Top Ten Tips for Driving in France

Driving and rules of the road – top 10 tips 

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  1. Speed limits are higher in France than in the UK. On motorways the limit is 130kph (equivalent to 80mph) and 110kph when it’s raining. On most A roads it is 90kph and in towns and villages either 70kph or 50kph. People do tend to adhere to the speed limits: there are way more speed cameras now in France and frequent matrix boards telling you the speed you are going at so beware!

 

  1. Driving laws have generally become much tougher over the years, with a huge clamp down on drink driving. The level of alcohol to blood permitted is lower than in the UK, and radar is increasingly in use on motorways and other major roads. Don’t risk drinking and driving: even a tiny bit over the limit attracts a fine of €90, and any higher, you will be automatically banned from the moment you are stopped!

 

  1. Remember the “priority from the right” rule. Even on minor roads, if there is no marking, the car on your right has priority over you. This is something which is quite hard to get used to. If in doubt, slow down massively and give way!

 

  1. Petrol and diesel are roughly the same price as in the UK and many petrol stations have automatic payment machines which accept most credit cards. This can be useful in the evenings and on Sundays when sometimes the actual petrol station is closed! Try to avoid motorway petrol stations: they are way more expensive.

 

  1. There is no road tax in France but many motorways have a toll system, and the toll cost can mount up. However, the upside is that the roads are very well maintained, with few roadworks or contra flow systems – and of course there is FAR less traffic!

 

  1. Buying a new car in France is relatively straightforward, and your dealer should take care of all the paperwork for you. Pricewise, you will not find much difference between the UK and other countries of Europe so if you do want a brand new car, it may be easier to simply buy one once there, rather than importing one into France. Second-hand cars are a different matter however! They are just really expensive compared to the UK. Even looking at private adverts, we are constantly shocked by what they are asking. On the other hand of course, once you come to sell your second-hand car you will be happy to see it achieve a price higher than you had imagined!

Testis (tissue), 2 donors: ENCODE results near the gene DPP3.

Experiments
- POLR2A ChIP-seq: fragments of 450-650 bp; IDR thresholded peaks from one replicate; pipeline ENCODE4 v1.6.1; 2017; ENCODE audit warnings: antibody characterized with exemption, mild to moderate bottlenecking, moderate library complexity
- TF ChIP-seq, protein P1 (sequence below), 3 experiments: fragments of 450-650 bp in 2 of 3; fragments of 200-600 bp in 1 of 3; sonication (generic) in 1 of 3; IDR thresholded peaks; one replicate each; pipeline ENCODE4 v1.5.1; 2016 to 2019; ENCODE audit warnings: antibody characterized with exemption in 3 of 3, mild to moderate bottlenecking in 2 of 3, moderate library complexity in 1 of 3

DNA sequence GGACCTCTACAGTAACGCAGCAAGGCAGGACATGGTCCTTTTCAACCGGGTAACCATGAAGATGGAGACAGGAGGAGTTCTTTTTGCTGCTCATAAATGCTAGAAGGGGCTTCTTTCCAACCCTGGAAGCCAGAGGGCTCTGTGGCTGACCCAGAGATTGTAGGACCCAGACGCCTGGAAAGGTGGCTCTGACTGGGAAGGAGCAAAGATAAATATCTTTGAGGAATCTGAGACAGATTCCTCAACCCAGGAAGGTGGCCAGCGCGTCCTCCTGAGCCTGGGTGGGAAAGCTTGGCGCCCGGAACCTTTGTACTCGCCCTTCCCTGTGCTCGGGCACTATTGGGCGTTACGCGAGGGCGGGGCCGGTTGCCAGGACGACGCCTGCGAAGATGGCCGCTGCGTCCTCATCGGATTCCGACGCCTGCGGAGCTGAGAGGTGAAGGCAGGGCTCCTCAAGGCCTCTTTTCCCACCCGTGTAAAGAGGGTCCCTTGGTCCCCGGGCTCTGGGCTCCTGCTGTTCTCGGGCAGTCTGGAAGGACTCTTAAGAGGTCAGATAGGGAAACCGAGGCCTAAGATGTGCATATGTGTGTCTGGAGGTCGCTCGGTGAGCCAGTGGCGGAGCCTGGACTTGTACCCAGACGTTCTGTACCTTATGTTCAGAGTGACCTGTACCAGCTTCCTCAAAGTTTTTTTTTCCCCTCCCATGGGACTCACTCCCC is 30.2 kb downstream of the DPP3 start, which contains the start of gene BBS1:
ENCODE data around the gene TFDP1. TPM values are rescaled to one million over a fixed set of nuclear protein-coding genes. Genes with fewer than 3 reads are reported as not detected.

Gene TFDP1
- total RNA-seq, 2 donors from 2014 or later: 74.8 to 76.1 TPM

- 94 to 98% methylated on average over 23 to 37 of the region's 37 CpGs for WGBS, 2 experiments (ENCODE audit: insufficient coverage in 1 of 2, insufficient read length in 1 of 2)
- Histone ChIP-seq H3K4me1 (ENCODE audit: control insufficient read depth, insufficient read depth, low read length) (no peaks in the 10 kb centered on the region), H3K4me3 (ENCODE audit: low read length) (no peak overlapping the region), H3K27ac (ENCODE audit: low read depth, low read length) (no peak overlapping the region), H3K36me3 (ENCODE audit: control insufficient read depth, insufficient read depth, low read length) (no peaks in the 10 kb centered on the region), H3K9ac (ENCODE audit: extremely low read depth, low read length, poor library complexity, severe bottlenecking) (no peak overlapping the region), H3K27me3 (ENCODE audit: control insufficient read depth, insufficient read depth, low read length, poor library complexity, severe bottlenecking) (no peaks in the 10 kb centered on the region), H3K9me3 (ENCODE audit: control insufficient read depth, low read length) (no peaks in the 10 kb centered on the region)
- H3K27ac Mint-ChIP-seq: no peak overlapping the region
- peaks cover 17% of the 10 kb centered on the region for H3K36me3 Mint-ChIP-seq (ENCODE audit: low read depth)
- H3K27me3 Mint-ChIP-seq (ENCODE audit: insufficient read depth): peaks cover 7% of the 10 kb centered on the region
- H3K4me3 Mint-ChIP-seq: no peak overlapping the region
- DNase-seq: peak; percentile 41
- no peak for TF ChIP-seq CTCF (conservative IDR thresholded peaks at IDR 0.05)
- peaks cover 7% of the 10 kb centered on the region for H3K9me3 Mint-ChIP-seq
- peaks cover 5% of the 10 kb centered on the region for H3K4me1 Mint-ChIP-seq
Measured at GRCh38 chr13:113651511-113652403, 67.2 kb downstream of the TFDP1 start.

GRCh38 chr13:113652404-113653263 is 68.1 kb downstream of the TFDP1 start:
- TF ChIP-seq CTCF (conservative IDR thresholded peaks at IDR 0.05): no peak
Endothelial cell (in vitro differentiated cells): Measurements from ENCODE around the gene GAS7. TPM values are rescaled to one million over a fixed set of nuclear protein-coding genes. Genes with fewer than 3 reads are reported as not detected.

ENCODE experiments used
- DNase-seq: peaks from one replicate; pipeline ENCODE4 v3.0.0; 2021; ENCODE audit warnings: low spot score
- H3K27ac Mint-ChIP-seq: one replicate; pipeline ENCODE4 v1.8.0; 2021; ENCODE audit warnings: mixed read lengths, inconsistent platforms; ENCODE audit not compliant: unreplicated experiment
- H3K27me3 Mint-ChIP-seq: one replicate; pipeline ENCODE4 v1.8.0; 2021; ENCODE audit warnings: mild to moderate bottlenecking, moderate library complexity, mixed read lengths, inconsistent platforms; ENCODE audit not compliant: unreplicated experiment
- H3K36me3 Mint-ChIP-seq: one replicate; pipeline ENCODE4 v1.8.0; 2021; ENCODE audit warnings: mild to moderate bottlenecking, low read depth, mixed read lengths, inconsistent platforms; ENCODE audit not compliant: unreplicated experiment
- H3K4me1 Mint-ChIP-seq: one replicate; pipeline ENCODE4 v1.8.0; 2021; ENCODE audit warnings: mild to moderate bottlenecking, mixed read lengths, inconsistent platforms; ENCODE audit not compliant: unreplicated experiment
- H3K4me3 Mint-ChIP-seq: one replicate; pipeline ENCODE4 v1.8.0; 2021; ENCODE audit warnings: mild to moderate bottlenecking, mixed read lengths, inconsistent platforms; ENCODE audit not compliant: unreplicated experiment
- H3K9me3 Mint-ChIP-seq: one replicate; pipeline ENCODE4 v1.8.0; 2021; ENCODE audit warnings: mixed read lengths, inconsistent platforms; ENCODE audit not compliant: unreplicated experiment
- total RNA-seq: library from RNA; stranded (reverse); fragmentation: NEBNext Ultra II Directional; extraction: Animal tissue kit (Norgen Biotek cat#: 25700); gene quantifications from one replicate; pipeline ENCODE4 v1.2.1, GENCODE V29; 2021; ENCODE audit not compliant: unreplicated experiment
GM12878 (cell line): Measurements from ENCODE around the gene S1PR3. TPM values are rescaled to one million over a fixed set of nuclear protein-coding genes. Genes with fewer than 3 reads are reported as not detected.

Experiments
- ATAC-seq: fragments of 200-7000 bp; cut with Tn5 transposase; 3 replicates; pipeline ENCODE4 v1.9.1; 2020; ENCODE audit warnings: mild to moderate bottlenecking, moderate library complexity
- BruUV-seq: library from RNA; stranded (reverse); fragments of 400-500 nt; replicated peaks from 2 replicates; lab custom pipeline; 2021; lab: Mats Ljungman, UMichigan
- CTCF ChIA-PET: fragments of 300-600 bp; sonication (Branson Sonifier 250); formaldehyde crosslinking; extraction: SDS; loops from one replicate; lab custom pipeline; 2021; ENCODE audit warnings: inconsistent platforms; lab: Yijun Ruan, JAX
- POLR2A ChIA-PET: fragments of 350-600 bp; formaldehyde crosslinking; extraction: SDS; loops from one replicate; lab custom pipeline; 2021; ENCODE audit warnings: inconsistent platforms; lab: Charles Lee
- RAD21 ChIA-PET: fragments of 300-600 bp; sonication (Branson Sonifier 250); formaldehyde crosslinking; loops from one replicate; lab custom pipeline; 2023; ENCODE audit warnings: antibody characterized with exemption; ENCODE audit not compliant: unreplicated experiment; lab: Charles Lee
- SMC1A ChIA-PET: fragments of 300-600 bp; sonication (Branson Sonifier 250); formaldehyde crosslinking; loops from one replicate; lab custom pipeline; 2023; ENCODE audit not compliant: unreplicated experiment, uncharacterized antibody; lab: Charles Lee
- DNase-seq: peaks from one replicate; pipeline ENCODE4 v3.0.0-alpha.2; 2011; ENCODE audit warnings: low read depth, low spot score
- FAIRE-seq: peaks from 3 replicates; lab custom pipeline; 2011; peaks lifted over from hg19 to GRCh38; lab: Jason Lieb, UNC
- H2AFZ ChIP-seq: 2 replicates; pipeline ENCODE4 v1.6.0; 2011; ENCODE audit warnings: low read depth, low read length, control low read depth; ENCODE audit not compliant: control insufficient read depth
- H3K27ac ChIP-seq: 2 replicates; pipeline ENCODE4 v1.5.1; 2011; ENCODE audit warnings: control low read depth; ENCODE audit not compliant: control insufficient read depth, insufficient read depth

1. Remember to keep the log book (carte grise) and licence in the car with you at all times. This is a legal obligation and if you are stopped by the police they will always ask for these as well as proof of insurance.

 

  1. Also obligatory is a warning triangle and a fluorescent yellow jacket. Keep these in your car at all times. Don’t worry about all the recent talk of the alcohol tests you can buy to keep in your car. This has pretty much been scrapped as was unenforceable.

 

  1. There are several left-hand drive outlets in the UK which offer some good deals. This is what we did: bought both our cars there and re-plated with French plates on arrival. Often the speedometer shows both kilometres and miles so that does not need tinkering with and my advice would be to invest in a left-hand drive car rather than a right-hand drive car if you are going to be either living in France or spending a good deal of time here. For one thing, it is way easier when it comes to the toll booths.

 

  1. As far as your driving licence goes, there is nothing to stop you driving in France on your UK driving licence. If you are going to be living in France it probably makes sense to change to a French licence. This is done in the prefecture. If you commit any driving offences, such as speeding or drink/driving, you will be asked to change your licence to a French one. This is so that you can affiliate to the system as there is currently nothing reciprocal between the countries; for example, if you were to have, say, several speeding convictions in France, you would not receive any points on your English licence and vice versa. Rather than gaining points on your licence in France, it is the other way around – points are taken away, and when you have none you will receive a ban.

 

My final top tip: the French tend to drive either much too fast or like snails so take it easy and enjoy driving in France!

 


Further reading for Living In France

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The best way to get settled in France is to find out as much as you can about your new community.
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The French healthcare system is one of the best in the world...

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